“the remaining rules for the people who keep going:”

I don’t like rules.

Having managed to keep going yourselves, I can imagine you that maybe don’t either. Honoring our shared distaste, I’ll refrain from writing you any more rules; under the sun, and the moon, and the hand of hegemonic state power, you have enough to be getting along with anyway. Instead, I offer you my own reflections on the meaning of keeping going.

  1. Earlier this week I was lucky enough to hear Chicanx performance artist, Xandra Ibarra (sometimes known as La Chica Boom) speak. Her work meditates on movement – in space, and time, and culture. She calls this theory of movement, ‘training for exhaustion,’ and hosts group runs under the same name. In doing so she comments on what seems to be the inherent condition of those who are different – monsters – in our time. The logic seems to go: “If I’m going to be exhausted, might as well be fit.” Hearing her speak, it was extraordinarily difficult to begin to think of movement, and of running in particular, as disentangled from progress, from moving forward in the existential sense. I say all this for a simple reason, which is to ask: where do you keep going to? and to remind you, that that answer may be nowhere (which may be everywhere at once).
  2. Please record your usage of resources, for me, you, and everybody else. Keeping going takes time and energy and I’d hate to see you fizzle out after having gone so far. And if your method includes fossil fuel, that’s worth noting too. How long do you want to be able to keep this up for?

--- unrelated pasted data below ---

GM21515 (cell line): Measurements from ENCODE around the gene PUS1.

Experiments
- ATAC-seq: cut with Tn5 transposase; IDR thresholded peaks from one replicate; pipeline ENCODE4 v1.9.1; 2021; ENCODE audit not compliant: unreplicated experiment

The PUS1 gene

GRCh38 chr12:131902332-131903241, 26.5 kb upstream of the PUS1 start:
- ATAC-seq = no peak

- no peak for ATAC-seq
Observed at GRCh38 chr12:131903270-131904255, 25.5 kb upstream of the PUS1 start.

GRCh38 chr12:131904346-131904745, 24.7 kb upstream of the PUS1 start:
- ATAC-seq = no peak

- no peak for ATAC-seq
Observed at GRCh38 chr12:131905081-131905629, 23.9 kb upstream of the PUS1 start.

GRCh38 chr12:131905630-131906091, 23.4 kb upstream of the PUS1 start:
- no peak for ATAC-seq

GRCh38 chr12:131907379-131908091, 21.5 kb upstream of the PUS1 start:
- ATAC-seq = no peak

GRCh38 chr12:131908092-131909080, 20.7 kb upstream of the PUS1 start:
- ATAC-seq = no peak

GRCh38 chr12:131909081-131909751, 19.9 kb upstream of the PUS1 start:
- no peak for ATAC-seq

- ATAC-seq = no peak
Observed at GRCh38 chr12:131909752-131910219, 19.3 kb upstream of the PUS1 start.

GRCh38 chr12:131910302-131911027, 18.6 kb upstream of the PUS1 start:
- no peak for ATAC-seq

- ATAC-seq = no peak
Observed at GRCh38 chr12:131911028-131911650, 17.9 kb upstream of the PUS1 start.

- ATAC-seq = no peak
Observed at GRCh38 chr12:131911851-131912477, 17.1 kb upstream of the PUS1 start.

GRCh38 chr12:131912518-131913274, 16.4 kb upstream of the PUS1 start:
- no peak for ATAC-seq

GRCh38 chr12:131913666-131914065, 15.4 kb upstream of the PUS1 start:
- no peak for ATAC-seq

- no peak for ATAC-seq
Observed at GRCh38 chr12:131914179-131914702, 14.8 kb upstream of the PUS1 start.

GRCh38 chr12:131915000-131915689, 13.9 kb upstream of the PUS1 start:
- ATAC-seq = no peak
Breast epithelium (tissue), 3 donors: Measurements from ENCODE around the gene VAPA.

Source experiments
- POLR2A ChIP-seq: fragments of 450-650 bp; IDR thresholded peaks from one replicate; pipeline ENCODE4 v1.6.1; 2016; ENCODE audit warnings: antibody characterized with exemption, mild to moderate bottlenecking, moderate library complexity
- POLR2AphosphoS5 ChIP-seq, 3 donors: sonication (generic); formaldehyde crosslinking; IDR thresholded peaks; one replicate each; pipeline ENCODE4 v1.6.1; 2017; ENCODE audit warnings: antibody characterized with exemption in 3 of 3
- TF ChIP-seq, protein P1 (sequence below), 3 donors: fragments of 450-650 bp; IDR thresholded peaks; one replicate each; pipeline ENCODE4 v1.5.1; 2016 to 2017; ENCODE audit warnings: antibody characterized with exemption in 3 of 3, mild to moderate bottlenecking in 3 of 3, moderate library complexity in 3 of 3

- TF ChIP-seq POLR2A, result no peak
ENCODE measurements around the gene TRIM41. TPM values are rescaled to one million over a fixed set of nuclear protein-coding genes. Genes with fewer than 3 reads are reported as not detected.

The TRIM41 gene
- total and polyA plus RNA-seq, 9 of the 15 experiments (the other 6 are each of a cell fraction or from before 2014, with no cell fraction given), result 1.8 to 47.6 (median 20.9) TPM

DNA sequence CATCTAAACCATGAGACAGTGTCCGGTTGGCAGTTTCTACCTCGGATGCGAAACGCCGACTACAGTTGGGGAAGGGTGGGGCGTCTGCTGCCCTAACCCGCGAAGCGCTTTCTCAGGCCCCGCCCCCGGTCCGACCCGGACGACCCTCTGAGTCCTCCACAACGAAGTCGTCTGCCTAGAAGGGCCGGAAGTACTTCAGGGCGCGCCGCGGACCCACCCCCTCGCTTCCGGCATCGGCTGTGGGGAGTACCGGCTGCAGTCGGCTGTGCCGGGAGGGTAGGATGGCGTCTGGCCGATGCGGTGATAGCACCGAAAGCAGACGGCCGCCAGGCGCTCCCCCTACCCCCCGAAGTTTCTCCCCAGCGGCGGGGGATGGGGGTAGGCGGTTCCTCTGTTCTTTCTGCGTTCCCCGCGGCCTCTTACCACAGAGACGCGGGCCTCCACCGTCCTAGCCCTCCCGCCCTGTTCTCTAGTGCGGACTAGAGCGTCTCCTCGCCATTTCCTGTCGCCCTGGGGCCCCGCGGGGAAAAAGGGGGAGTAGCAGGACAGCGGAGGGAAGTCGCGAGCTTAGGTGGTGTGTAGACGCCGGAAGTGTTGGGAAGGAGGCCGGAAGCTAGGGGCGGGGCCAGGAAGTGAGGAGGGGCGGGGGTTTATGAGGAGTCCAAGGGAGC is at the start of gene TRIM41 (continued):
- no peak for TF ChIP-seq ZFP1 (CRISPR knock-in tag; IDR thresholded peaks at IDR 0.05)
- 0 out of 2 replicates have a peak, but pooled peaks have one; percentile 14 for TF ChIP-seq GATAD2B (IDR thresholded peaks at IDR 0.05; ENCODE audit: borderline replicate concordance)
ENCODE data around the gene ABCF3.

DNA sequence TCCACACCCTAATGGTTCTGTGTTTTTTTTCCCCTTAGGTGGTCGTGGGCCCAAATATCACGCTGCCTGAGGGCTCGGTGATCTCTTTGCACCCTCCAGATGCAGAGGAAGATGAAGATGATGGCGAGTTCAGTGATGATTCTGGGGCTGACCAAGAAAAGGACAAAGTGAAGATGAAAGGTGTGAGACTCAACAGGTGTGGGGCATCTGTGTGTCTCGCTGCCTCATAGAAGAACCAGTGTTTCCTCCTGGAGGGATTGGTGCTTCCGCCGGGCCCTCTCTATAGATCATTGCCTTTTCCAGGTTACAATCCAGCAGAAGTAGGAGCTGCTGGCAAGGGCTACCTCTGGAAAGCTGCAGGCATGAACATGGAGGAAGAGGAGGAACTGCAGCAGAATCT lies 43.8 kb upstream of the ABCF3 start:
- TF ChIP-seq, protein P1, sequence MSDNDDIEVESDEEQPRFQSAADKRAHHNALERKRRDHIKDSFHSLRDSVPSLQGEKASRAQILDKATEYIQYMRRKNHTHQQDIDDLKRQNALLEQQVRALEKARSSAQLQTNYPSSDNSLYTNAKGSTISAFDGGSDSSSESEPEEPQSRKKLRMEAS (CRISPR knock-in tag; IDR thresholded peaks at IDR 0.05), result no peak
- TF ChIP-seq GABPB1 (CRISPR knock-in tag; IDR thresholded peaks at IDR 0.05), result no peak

3. How can one tell when you’ve stopped or started, if the going is still being kept? What kinds of pauses are allowable before the mark a cessation entirely? Do you keep a regular pace? I ask these questions to clarify for the interested observers who may want to retrace your steps and to know better for how long the motion is being kept alive.
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One Response to “the remaining rules for the people who keep going:”

  1. Erica Mena says:

    I’m super intrigued by this “training for exhaustion” – exhaustion has been my primary state of being this semester, and I’m definitely not trained for it. Also, I can’t run, so I wonder how ableism is considered in her training. Have you read “Sick Woman Theory”? One of my favorite texts on disability and activism and exhaustion. Here, if you want it: http://www.maskmagazine.com/not-again/struggle/sick-woman-theory

    Do we need a destination to keep going? I feel often like I do… It’s a good question. And to all the questions under #3 – YES YES YES. What’s the difference between going and stopping, really? What pauses can going contain? I love these questions.

    Like

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